This also allows us to explore places which otherwise we might not be able. Don’t limit your search to your specific area, but also consider surrounding areas – particularly if there is an industry that is different to your local area and may be interesting to the children.
Another valuable resource is the immediate preschool community; I have led many successful excursions to the workplaces of parents of preschool children. We’ve been to dentists, retirement villages and a number of other places you wouldn’t normally take a preschool class, but we’ve always had a good time and learned much from the experience.
So what have been my favorite places to take children on an excursion?
I recently took one of my classes to the butcher’s shop on a walking excursion, to see sausages being made. It was truly fascinating for the children, who were very entertained watching the process.
We then brought some of the fresh sausages back to the preschool to cook on a BBQ.
It’s a seemingly simple excursion, but along the way we were able to teach the children about many important aspects of life; we learned about the community, road safety, buying and selling, money handling, how sausages are made (rather than just the finished product), hygiene and food handling.
Another favorite was our excursion to the local Telephone Exchange on an open day. These may not be around for very long, so get in while you can!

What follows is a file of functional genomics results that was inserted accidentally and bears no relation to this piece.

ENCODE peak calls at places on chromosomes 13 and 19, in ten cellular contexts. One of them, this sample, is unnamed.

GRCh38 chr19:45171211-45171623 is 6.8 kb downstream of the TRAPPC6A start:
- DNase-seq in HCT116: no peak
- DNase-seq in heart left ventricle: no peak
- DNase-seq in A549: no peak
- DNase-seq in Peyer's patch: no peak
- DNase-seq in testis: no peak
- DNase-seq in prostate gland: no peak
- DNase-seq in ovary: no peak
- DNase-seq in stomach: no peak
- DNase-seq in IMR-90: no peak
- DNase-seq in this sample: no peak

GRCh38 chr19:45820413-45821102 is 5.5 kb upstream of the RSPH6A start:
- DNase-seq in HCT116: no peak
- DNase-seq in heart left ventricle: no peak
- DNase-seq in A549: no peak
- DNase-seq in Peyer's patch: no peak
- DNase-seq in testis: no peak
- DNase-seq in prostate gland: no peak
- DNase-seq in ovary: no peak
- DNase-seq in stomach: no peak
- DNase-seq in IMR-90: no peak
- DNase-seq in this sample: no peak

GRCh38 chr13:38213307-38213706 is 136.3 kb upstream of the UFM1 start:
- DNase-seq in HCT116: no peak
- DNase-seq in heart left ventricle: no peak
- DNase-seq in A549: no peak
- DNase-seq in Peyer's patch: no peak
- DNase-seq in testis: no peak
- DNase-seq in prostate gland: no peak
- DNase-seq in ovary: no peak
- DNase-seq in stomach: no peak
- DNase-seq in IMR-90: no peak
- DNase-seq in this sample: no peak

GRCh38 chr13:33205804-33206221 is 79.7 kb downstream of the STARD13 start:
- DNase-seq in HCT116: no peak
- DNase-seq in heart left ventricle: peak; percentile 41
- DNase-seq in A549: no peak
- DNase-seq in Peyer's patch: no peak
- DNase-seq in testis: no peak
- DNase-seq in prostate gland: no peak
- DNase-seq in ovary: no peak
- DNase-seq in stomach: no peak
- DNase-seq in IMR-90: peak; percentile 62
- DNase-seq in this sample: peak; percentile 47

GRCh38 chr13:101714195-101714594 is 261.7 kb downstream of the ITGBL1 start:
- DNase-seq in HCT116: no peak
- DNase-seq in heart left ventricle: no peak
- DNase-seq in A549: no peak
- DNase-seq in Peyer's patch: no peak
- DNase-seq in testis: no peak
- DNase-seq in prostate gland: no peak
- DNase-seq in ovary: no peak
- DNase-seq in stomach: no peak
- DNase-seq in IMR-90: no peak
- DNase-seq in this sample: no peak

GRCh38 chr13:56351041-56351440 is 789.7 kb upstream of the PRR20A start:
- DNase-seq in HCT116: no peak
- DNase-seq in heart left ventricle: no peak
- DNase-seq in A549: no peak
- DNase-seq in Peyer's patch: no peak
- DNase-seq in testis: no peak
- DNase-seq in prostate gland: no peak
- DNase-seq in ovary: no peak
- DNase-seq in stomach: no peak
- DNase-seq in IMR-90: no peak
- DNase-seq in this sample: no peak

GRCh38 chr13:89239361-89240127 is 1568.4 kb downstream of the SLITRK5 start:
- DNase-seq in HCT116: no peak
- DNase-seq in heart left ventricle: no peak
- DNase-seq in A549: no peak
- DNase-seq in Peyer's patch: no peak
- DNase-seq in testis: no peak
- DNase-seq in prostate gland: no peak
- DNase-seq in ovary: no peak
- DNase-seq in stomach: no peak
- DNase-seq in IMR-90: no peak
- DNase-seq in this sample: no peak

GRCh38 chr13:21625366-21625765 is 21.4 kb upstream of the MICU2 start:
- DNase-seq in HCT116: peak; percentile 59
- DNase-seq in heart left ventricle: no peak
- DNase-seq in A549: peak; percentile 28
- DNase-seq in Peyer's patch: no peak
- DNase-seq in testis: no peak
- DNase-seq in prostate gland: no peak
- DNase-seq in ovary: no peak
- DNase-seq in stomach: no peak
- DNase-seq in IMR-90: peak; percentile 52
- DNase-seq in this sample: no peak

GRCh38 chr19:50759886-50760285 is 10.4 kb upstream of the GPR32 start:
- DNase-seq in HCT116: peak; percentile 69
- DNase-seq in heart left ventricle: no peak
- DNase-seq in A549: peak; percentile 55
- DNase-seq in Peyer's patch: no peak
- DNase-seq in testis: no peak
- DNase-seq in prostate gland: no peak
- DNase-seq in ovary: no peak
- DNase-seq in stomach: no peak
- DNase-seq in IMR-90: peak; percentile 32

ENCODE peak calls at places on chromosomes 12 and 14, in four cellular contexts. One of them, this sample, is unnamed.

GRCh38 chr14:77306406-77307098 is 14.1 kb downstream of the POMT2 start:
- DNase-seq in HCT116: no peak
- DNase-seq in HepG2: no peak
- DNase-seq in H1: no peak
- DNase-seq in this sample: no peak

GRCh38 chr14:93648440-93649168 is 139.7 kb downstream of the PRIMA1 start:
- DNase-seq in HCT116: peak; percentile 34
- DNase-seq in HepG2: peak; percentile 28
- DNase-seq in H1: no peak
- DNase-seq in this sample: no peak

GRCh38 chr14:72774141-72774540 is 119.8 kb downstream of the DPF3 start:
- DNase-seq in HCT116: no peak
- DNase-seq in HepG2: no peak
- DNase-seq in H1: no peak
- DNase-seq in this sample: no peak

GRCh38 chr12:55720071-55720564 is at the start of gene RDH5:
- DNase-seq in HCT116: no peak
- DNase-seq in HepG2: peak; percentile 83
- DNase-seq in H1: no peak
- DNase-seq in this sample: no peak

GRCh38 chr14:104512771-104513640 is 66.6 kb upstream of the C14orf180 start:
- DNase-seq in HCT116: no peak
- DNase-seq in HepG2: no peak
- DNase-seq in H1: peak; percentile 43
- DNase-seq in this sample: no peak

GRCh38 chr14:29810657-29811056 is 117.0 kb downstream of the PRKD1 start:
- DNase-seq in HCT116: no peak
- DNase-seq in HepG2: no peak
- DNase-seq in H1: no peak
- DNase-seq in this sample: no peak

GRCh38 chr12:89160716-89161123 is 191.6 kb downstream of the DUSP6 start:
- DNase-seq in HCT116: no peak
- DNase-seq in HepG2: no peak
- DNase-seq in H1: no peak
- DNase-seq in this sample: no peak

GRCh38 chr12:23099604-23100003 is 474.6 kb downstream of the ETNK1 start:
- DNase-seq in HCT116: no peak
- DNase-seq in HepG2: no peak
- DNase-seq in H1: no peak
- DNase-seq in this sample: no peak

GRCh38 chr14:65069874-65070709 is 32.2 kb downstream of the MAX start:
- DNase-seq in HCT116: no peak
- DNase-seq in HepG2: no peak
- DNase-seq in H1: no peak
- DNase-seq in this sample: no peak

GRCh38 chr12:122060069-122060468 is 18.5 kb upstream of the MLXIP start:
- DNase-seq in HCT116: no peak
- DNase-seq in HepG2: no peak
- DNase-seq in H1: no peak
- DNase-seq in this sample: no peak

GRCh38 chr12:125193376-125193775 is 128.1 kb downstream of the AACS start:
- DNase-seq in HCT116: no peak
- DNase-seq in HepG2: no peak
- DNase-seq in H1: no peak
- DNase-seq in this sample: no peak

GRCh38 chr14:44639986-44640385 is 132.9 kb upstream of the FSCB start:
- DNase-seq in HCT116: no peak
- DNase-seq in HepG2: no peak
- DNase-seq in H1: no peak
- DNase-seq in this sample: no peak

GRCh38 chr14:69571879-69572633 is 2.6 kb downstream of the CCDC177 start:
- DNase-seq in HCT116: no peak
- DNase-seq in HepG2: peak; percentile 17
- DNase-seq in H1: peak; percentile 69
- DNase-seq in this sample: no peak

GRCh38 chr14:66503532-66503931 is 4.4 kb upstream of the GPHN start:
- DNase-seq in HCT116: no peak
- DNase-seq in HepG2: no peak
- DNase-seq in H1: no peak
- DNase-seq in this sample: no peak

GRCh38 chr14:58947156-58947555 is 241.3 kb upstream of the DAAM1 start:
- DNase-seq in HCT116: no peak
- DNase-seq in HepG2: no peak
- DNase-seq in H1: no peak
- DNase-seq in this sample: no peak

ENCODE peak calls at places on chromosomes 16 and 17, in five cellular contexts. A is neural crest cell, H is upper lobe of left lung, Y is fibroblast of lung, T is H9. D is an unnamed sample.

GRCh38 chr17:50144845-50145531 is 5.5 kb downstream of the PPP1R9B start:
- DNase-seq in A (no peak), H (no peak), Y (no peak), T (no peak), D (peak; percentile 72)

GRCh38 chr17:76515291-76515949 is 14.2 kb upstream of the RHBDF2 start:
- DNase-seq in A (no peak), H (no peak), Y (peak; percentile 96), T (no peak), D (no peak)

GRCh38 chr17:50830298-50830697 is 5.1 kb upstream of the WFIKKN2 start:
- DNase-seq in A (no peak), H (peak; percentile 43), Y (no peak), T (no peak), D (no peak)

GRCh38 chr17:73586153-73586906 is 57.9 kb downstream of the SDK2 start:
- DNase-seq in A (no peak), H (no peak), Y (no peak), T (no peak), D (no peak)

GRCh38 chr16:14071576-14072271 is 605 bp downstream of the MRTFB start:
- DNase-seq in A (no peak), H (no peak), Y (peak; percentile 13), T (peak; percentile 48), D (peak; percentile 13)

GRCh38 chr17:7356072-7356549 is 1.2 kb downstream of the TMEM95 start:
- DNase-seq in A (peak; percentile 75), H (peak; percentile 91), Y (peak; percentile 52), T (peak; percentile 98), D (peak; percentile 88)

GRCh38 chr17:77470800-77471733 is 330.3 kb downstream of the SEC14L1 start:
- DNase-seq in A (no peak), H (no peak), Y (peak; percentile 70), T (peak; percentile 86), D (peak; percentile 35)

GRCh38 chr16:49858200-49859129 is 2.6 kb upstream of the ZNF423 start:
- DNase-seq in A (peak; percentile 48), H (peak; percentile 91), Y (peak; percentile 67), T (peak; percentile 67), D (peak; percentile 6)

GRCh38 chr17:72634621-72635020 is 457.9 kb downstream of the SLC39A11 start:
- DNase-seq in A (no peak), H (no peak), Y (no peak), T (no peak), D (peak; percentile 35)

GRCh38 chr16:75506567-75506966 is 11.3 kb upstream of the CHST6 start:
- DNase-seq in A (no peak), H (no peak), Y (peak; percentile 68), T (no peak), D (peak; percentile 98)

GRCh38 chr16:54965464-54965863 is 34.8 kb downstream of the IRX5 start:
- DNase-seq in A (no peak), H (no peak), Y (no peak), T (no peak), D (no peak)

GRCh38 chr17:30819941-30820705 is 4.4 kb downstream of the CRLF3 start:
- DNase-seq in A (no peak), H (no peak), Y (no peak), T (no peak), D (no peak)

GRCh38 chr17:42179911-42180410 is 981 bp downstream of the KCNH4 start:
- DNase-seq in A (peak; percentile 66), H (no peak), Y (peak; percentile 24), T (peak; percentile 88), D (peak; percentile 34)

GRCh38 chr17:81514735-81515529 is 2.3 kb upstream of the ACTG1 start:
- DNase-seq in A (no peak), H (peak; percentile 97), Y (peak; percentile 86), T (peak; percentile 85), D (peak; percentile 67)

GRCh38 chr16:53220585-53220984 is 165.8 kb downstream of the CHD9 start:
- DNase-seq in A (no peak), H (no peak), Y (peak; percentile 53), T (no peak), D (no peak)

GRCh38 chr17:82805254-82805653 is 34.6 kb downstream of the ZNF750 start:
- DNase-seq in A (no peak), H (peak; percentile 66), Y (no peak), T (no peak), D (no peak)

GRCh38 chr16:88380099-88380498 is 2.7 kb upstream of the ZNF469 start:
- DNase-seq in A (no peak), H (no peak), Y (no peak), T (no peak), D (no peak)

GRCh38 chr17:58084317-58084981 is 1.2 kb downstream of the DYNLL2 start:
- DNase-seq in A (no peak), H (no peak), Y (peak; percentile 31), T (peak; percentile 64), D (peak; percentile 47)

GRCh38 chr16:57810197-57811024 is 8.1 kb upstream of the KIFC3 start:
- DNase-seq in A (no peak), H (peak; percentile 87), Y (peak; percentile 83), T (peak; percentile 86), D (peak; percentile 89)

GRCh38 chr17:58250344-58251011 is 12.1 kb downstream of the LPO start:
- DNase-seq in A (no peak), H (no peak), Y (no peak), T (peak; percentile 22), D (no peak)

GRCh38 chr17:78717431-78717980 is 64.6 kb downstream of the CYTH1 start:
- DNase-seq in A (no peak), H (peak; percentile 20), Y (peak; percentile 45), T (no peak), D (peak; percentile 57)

The excursion was fascinating, even for the teachers; the tour guide was very knowledgeable, friendly and enthusiastic.
The preschool children were able to learn what happens behind the scenes when you make a telephone call.
They were amazed at seeing all the wires and equipment that deliver modern communications and the noise of a call going through to a recipient.
They could see all the different styles of telephones on display and felt a sense of community when they realized that the wires inside the exchange were all going to people’s homes and offices, connecting them all to one another.
The classic places to take classes are the more traditional businesses, like florists (where they can learn about growing and arranging flowers, as well as the role of bees in agriculture), bakers (where they can experience how their favorite staples are made) and pet stores (because all kids love to pat a newborn puppy!).